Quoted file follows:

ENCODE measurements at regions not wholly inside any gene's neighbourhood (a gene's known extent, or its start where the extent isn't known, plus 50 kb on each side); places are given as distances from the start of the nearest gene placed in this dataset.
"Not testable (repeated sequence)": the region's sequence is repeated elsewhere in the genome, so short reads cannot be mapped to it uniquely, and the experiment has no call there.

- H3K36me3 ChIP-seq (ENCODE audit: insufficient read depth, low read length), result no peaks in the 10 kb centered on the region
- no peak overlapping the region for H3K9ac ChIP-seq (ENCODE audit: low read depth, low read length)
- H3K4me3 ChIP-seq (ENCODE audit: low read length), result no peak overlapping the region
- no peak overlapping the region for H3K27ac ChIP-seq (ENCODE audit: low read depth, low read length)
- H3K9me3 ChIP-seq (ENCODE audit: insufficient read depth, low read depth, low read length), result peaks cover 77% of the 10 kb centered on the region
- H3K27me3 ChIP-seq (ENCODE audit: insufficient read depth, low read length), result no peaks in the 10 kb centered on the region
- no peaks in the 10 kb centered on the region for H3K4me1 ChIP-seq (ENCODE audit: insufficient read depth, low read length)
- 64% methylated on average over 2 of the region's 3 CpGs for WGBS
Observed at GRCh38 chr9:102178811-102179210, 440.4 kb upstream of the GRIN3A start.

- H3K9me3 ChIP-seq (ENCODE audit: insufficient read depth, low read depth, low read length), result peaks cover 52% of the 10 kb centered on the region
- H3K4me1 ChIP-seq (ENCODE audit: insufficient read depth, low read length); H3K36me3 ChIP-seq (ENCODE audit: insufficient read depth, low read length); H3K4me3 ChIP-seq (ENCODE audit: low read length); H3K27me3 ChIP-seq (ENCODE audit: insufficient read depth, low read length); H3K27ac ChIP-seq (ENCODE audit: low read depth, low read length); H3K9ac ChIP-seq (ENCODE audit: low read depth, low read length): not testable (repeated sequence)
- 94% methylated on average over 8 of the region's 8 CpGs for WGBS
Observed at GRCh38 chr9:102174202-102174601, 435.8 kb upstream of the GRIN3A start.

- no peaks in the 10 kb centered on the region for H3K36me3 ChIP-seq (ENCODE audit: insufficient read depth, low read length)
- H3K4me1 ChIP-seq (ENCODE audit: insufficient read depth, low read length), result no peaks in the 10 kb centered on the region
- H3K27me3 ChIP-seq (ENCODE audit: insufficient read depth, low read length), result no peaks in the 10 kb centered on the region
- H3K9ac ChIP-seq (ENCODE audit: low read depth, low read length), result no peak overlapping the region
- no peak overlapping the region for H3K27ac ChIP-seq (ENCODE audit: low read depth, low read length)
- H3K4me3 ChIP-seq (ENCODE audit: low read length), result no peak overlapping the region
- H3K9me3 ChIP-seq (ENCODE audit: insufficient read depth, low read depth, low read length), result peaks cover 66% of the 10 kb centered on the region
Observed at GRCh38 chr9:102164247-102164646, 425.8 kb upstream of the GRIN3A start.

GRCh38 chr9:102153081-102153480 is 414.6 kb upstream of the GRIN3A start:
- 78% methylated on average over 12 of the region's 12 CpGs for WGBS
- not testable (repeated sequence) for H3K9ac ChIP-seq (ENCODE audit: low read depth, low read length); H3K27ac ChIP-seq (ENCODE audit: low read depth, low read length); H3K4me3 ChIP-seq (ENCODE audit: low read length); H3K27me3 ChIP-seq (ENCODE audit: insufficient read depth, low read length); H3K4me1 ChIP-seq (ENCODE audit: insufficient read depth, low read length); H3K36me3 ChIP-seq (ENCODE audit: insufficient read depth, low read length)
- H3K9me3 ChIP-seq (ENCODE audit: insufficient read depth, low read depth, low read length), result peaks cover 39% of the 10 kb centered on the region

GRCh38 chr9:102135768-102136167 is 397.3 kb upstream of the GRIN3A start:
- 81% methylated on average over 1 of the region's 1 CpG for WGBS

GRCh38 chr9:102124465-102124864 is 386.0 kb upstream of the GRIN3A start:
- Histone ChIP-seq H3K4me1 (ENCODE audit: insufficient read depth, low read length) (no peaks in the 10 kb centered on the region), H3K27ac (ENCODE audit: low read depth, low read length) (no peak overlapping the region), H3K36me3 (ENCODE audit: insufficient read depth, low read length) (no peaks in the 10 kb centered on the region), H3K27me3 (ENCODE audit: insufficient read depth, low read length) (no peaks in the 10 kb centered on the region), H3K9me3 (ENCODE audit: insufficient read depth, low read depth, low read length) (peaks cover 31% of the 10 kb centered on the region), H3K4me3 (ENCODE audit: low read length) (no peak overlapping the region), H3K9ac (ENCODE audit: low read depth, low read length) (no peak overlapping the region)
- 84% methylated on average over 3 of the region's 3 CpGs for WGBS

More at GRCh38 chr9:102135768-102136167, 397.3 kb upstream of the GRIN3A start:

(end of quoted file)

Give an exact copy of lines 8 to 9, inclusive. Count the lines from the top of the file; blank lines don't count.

- H3K27me3 ChIP-seq (ENCODE audit: insufficient read depth, low read length), result no peaks in the 10 kb centered on the region
- no peaks in the 10 kb centered on the region for H3K4me1 ChIP-seq (ENCODE audit: insufficient read depth, low read length)